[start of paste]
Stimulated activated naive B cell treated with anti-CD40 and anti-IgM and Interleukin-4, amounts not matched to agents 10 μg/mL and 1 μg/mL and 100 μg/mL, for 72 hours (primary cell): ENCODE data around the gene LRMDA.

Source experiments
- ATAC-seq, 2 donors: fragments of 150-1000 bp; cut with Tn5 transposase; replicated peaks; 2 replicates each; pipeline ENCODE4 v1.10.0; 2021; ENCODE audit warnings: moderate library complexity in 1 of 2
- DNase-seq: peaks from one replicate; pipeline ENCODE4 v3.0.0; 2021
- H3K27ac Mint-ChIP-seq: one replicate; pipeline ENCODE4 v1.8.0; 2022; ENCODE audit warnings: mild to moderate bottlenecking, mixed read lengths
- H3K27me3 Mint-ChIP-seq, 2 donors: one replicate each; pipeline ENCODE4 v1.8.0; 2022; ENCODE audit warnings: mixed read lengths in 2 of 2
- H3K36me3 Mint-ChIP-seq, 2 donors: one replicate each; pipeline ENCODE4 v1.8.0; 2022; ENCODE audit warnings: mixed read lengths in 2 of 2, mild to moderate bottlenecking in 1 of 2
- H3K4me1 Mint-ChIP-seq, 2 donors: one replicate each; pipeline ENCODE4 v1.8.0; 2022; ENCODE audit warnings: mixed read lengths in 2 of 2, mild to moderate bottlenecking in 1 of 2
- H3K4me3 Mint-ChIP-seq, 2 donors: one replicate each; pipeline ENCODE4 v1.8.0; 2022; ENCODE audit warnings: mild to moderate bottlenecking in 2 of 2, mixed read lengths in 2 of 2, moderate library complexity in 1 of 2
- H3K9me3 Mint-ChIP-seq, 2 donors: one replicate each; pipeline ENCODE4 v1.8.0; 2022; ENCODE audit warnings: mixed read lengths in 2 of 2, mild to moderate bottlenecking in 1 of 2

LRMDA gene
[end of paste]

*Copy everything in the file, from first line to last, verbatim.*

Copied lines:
Stimulated activated naive B cell treated with anti-CD40 and anti-IgM and Interleukin-4, amounts not matched to agents 10 μg/mL and 1 μg/mL and 100 μg/mL, for 72 hours (primary cell): ENCODE data around the gene LRMDA.

Source experiments
- ATAC-seq, 2 donors: fragments of 150-1000 bp; cut with Tn5 transposase; replicated peaks; 2 replicates each; pipeline ENCODE4 v1.10.0; 2021; ENCODE audit warnings: moderate library complexity in 1 of 2
- DNase-seq: peaks from one replicate; pipeline ENCODE4 v3.0.0; 2021
- H3K27ac Mint-ChIP-seq: one replicate; pipeline ENCODE4 v1.8.0; 2022; ENCODE audit warnings: mild to moderate bottlenecking, mixed read lengths
- H3K27me3 Mint-ChIP-seq, 2 donors: one replicate each; pipeline ENCODE4 v1.8.0; 2022; ENCODE audit warnings: mixed read lengths in 2 of 2
- H3K36me3 Mint-ChIP-seq, 2 donors: one replicate each; pipeline ENCODE4 v1.8.0; 2022; ENCODE audit warnings: mixed read lengths in 2 of 2, mild to moderate bottlenecking in 1 of 2
- H3K4me1 Mint-ChIP-seq, 2 donors: one replicate each; pipeline ENCODE4 v1.8.0; 2022; ENCODE audit warnings: mixed read lengths in 2 of 2, mild to moderate bottlenecking in 1 of 2
- H3K4me3 Mint-ChIP-seq, 2 donors: one replicate each; pipeline ENCODE4 v1.8.0; 2022; ENCODE audit warnings: mild to moderate bottlenecking in 2 of 2, mixed read lengths in 2 of 2, moderate library complexity in 1 of 2
- H3K9me3 Mint-ChIP-seq, 2 donors: one replicate each; pipeline ENCODE4 v1.8.0; 2022; ENCODE audit warnings: mixed read lengths in 2 of 2, mild to moderate bottlenecking in 1 of 2

LRMDA gene